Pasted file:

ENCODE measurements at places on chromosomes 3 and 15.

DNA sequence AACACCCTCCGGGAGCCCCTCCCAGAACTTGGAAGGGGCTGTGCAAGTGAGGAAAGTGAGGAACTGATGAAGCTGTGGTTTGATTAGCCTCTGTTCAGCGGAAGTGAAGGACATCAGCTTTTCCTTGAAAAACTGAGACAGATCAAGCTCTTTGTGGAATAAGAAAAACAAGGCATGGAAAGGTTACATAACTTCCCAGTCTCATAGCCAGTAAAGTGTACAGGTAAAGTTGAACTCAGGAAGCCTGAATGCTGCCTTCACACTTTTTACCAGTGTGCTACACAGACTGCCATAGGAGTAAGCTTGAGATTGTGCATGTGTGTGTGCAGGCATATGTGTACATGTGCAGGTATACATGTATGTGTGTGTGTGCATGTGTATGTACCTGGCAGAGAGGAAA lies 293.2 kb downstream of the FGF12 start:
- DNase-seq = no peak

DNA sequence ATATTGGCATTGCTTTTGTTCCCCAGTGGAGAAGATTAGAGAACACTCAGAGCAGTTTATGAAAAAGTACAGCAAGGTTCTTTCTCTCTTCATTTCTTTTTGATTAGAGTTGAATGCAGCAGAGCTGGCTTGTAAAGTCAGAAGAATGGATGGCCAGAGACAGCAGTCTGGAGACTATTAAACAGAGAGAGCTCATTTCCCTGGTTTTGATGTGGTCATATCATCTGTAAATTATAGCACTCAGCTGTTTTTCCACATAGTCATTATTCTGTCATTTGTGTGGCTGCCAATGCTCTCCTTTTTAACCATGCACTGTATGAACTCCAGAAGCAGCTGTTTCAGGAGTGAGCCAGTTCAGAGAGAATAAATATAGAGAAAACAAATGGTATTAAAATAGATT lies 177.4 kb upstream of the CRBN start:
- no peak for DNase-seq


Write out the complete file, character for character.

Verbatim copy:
ENCODE measurements at places on chromosomes 3 and 15.

DNA sequence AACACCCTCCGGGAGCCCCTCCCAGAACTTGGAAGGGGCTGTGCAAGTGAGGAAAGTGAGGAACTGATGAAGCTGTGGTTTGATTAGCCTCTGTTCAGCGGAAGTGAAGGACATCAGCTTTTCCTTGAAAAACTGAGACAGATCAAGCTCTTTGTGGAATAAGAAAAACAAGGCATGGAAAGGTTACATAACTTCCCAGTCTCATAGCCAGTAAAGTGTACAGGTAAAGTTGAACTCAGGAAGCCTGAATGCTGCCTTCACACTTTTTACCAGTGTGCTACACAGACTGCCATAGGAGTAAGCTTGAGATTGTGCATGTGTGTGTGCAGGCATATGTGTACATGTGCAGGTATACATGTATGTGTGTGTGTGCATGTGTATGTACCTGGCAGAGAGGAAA lies 293.2 kb downstream of the FGF12 start:
- DNase-seq = no peak

DNA sequence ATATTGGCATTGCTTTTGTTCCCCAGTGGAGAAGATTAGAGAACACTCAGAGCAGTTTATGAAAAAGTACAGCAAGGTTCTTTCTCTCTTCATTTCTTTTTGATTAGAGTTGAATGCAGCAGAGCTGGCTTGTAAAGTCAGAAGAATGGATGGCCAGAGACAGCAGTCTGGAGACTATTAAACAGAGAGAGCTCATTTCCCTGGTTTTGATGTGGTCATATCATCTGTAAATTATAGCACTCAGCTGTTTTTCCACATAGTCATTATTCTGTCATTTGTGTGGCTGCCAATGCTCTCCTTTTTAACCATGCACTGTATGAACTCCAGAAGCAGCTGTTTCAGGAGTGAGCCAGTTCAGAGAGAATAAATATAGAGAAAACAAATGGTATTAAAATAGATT lies 177.4 kb upstream of the CRBN start:
- no peak for DNase-seq